Nepal is one of the poorest countries in the world, with its low BNP per capita (157 out of 189), and its low Human Development Index, officially ranked 147 out of 189. The economy in Nepal is fragile, and the labor migration wide. Remittances, meaning financial transactions from migrant workers to the homeland, make up 27% of the country’s BNP - which in turn gives us an idea of the extent of labor migration. The great vulnerability of migration is considered to be one of the main factors
for trafficking; and due to lack of both adequate legal protection or economic opportunities, many migrants unfortunately fall victim to exploitation. The vast majority of trafficking victims in Nepal are women and girls. The modern slavery in Nepal has many differnent forms - from trafficking on a nationwide scale within forced labor (specifically within industries of textile and service), exploitative housework in Gulf states, sexual abuse in Kathmandu, to forced marriages on Korea and China.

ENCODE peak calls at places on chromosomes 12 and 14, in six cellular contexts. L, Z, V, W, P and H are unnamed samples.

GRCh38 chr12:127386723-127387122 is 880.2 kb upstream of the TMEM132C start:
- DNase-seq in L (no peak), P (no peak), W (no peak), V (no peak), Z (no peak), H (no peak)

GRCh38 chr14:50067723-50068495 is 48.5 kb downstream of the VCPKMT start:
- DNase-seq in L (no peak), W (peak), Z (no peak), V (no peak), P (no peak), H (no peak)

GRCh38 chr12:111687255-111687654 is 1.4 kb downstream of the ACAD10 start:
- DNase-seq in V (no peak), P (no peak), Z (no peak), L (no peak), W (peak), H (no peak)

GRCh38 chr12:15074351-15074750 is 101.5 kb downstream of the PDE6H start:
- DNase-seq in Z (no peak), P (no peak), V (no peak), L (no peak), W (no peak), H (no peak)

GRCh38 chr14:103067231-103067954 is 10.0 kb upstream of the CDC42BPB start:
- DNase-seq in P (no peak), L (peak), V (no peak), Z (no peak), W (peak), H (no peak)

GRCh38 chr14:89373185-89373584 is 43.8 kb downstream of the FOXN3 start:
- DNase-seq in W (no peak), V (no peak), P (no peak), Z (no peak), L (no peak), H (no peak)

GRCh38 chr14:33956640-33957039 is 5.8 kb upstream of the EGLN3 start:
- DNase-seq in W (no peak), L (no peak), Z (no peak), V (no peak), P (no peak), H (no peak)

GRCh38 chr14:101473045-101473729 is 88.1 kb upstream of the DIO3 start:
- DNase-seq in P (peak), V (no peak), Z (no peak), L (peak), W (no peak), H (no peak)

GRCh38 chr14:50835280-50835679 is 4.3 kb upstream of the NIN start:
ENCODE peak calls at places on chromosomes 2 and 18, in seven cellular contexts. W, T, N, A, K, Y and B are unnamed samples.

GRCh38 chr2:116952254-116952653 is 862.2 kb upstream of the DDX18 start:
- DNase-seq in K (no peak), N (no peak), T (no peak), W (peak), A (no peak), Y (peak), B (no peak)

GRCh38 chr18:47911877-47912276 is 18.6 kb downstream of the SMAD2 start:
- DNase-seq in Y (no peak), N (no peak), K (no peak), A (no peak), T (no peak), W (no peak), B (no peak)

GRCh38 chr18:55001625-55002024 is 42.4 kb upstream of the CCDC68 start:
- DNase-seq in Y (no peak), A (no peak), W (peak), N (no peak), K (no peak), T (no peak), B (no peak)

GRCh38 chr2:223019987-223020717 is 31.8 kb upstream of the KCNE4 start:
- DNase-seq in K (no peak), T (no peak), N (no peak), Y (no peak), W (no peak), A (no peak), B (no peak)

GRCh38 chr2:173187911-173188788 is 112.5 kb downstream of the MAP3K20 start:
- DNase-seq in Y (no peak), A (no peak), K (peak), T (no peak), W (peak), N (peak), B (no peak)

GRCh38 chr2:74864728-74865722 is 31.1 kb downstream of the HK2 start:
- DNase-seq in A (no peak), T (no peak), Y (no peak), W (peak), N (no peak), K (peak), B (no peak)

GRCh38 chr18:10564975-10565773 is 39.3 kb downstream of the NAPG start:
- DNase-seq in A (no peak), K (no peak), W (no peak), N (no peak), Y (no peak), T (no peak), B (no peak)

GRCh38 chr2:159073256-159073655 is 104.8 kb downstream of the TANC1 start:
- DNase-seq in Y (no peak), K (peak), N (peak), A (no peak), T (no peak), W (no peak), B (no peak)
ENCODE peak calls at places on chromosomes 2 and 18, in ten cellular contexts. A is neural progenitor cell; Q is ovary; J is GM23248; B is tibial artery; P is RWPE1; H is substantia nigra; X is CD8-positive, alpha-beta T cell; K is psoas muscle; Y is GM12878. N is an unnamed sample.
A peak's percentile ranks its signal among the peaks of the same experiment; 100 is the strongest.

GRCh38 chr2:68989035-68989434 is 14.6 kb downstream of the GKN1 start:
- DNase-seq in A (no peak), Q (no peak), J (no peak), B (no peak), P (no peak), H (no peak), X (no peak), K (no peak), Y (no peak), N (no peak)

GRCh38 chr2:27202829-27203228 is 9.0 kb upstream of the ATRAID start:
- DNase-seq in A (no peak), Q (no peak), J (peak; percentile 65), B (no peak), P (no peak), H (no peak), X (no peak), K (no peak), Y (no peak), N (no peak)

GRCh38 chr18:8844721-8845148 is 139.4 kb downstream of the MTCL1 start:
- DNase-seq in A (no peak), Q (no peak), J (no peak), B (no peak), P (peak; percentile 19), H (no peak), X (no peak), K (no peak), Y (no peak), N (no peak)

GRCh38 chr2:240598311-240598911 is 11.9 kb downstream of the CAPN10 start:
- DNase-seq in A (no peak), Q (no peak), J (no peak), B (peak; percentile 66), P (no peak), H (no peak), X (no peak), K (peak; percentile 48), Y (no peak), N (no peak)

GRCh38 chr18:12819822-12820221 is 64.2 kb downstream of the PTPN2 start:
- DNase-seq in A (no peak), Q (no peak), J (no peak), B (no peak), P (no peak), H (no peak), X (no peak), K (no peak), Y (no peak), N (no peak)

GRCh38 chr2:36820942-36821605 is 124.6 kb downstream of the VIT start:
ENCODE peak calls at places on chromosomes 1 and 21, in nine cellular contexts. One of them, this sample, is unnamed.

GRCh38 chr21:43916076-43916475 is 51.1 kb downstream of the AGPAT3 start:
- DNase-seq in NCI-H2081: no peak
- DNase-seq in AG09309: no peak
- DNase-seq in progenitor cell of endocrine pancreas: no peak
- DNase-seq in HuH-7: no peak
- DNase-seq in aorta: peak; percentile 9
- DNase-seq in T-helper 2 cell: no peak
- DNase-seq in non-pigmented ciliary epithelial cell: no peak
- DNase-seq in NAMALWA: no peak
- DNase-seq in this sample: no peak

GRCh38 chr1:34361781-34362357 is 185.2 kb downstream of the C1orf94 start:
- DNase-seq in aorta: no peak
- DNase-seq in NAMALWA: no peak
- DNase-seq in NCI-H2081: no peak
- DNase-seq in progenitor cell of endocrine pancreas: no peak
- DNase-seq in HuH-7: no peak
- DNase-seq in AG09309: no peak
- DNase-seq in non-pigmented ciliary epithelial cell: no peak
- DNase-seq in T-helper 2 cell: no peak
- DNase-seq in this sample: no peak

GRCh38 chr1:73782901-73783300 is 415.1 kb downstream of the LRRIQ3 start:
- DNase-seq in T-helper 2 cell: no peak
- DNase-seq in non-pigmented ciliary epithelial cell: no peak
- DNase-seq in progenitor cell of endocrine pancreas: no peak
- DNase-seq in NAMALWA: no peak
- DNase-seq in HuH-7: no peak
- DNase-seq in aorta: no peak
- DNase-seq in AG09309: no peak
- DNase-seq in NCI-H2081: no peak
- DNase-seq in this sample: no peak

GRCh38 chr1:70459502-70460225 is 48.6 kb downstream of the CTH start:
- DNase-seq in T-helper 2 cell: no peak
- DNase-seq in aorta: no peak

The government measures that have been taken are far from enough. The state of Nepal has been working to prevent trafficking both by limiting and prohibiting female migration, which has only led to the women migrating through more dangerous, informal, not to mention illegal ways. These discriminating, counterproductive actions taken by the state of Nepal lack longevity, and have put the women in an even more challenging position - and are therefore not a viable long-term solution. Efforts to raise awareness have also been found to be insufficient. Around 70% of the young women and girls that have experienced forced labor were already aware of the risks at the time of their migration; and all of 88% of young women who plan on re-migrating have already lived through forced labor during their latest migration. This picture clearly illustrates an informed powerlessness, where the lack of autonomy and other alternatives force these girls and women to knowingly expose themselves to these huge risks.
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